Once you signed to Geffen there must have been a lot of money flying around...

“I remember taking my advance money and immediately running out and spending it all on dope. Then there was almost a whole year between signing the deal and recording the album, because they couldn't find managers or producers who were willing to work with us. So we were just sort of out there, not doing much, and that was a great time of just hanging out, getting high. We had a certain circle of girls. We had our own little scene. It was all great material."

Did you have a particular hangout?

“No, we would just... be. We could be anywhere at any given time. We were basically just the underbelly. Copping dope and seeing wherever that took you. We would mainly hang out wherever we happened to be squatting at the time.”

This heroin honeymoon period - did that coincide with the writing of Appetite...?

“Mostly. There were some songs that were written before that whole drug thing started. Welcome To The Jungle, for example. It's So Easy was maybe just on the edge - heroin hadn’t quite kicked in for me yet when that was written. But Mr Brownstone was definitely me and Izzy at the height of our chemical bliss. Rocket Queen, Nightrain and Paradise City were mostly just drinking rather than drugs. Sweet Child O' Mine definitely came from the heroin period."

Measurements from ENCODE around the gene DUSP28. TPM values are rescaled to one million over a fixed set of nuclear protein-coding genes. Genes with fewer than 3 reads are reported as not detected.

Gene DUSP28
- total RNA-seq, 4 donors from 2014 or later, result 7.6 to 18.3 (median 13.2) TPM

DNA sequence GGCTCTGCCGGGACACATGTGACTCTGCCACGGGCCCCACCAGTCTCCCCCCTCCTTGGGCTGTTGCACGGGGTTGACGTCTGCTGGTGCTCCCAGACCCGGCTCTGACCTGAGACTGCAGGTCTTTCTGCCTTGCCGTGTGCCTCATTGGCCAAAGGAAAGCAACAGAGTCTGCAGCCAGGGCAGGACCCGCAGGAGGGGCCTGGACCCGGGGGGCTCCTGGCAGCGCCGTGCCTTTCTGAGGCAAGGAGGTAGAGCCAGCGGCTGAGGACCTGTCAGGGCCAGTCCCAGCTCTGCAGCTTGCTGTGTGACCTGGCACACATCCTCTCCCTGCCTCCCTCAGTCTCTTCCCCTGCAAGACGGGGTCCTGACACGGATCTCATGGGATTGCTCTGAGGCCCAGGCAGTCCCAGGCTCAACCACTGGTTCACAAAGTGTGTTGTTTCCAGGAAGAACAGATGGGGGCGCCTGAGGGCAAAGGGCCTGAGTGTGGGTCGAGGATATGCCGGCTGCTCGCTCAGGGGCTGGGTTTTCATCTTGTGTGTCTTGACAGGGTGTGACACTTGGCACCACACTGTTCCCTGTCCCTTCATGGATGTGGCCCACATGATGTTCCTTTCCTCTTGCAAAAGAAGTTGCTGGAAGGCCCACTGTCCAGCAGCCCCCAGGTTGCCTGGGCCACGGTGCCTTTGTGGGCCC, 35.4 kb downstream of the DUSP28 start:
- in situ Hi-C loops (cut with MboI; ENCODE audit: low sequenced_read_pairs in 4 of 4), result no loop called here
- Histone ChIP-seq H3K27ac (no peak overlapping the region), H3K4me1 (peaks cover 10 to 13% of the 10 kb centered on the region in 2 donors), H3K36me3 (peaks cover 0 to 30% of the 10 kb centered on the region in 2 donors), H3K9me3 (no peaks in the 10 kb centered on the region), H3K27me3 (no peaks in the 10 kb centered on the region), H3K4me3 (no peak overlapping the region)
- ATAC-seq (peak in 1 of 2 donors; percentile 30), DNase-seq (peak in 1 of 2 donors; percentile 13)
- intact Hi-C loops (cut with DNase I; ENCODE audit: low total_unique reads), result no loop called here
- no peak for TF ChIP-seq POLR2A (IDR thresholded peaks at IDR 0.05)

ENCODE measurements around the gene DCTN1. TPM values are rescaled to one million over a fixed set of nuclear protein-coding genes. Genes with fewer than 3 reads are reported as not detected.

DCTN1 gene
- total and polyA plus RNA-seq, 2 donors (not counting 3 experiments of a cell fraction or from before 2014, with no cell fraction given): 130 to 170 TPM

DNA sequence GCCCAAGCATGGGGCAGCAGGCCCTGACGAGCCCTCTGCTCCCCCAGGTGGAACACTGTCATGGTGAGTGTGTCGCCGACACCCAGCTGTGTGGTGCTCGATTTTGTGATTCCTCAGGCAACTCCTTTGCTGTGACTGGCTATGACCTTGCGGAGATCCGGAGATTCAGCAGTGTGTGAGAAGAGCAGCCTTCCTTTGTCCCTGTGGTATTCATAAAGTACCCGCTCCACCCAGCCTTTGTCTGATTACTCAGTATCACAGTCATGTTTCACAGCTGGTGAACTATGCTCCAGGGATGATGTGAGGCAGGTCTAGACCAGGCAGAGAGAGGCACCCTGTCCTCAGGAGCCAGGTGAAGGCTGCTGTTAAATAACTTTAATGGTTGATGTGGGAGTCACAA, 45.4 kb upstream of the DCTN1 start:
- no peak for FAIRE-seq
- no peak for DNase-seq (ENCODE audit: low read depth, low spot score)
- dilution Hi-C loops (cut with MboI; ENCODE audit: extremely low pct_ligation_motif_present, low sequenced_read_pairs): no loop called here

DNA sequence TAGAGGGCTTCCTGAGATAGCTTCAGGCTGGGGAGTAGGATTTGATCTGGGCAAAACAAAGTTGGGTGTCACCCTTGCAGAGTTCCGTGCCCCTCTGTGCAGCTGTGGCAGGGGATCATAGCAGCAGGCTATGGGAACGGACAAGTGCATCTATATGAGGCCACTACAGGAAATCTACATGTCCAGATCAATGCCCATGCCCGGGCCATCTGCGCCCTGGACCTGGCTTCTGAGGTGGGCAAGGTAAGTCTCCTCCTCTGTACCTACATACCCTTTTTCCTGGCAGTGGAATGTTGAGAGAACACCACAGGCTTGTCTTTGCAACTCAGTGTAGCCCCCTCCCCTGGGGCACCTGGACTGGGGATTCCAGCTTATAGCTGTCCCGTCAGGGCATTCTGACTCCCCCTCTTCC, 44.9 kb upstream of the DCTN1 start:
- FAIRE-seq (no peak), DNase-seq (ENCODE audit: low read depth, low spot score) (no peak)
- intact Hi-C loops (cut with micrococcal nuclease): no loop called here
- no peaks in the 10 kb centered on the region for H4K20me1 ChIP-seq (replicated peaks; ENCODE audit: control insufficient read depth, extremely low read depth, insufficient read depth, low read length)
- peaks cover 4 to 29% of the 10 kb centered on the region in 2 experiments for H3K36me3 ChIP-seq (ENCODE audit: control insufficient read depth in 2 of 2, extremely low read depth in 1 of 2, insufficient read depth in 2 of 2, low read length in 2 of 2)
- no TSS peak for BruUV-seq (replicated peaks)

So you think heroin can aid creativity?

“Any musician worth his salt has written his greatest songs completely under the influence. I know that for a fact. I can think of one hugely famous band that’s no longer together that wrote 98% of their material while on heroin."

Could you still play well while high?

"Yeah, but I would never work in the studio or go on tour carrying that kind of habit. It was too much baggage. I was lucky to have learned as a kid what happens to creative people if they do too many drugs. I was always around it from a young age. I'm not saying I didn’t ever perform while high, but for the most part I made sure I was pretty much clean on tour. I’d have a drink, that was it. Same thing in the studio. A cup of half coffee, half Jack Daniels in the morning. And that’s carried me through, kept me on an even keel over the years. It was during time off, between tours - that’s when I’d get in trouble."

Come on. You must have done a few gigs under the influence.

“[Laughs] There was one time when we supporting the Stones and we’d come out of a long hiatus. I booked those shows hoping they’d help get the band back together. But I was shooting amazing amounts of smack, and - I admit - I did those three shows while really really high. At one of them my dealer didn’t show up on time and I was scared I was gonna have to go on without copping my shit - which meant I couldn't play. But he showed up at the last minute. That was a nailbiting experience. It was about that time that I decided I needed to quit for the sake of the band."